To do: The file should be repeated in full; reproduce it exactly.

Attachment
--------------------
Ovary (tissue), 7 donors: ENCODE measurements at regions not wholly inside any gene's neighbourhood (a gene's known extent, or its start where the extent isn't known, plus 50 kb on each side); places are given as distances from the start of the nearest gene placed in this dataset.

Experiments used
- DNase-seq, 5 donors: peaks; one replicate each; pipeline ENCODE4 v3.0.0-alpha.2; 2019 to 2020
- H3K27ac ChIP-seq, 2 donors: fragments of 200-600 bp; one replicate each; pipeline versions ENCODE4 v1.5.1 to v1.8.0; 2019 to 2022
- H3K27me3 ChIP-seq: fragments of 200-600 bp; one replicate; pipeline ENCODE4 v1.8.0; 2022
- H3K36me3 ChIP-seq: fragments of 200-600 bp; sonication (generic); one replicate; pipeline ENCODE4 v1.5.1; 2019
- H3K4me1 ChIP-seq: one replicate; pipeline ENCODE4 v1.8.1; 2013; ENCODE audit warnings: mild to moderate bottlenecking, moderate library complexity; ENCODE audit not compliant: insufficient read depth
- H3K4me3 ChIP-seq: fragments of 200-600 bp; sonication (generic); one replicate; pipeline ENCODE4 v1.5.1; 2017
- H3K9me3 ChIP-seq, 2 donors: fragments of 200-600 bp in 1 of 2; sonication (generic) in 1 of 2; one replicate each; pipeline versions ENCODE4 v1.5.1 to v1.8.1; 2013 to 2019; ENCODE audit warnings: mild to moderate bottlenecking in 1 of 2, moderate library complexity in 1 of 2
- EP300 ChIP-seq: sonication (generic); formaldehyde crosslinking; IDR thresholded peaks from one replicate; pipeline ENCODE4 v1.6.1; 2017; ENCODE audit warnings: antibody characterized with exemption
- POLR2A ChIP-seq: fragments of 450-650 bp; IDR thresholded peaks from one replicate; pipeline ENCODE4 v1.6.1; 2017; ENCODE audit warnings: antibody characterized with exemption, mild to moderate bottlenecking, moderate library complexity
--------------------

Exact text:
Ovary (tissue), 7 donors: ENCODE measurements at regions not wholly inside any gene's neighbourhood (a gene's known extent, or its start where the extent isn't known, plus 50 kb on each side); places are given as distances from the start of the nearest gene placed in this dataset.

Experiments used
- DNase-seq, 5 donors: peaks; one replicate each; pipeline ENCODE4 v3.0.0-alpha.2; 2019 to 2020
- H3K27ac ChIP-seq, 2 donors: fragments of 200-600 bp; one replicate each; pipeline versions ENCODE4 v1.5.1 to v1.8.0; 2019 to 2022
- H3K27me3 ChIP-seq: fragments of 200-600 bp; one replicate; pipeline ENCODE4 v1.8.0; 2022
- H3K36me3 ChIP-seq: fragments of 200-600 bp; sonication (generic); one replicate; pipeline ENCODE4 v1.5.1; 2019
- H3K4me1 ChIP-seq: one replicate; pipeline ENCODE4 v1.8.1; 2013; ENCODE audit warnings: mild to moderate bottlenecking, moderate library complexity; ENCODE audit not compliant: insufficient read depth
- H3K4me3 ChIP-seq: fragments of 200-600 bp; sonication (generic); one replicate; pipeline ENCODE4 v1.5.1; 2017
- H3K9me3 ChIP-seq, 2 donors: fragments of 200-600 bp in 1 of 2; sonication (generic) in 1 of 2; one replicate each; pipeline versions ENCODE4 v1.5.1 to v1.8.1; 2013 to 2019; ENCODE audit warnings: mild to moderate bottlenecking in 1 of 2, moderate library complexity in 1 of 2
- EP300 ChIP-seq: sonication (generic); formaldehyde crosslinking; IDR thresholded peaks from one replicate; pipeline ENCODE4 v1.6.1; 2017; ENCODE audit warnings: antibody characterized with exemption
- POLR2A ChIP-seq: fragments of 450-650 bp; IDR thresholded peaks from one replicate; pipeline ENCODE4 v1.6.1; 2017; ENCODE audit warnings: antibody characterized with exemption, mild to moderate bottlenecking, moderate library complexity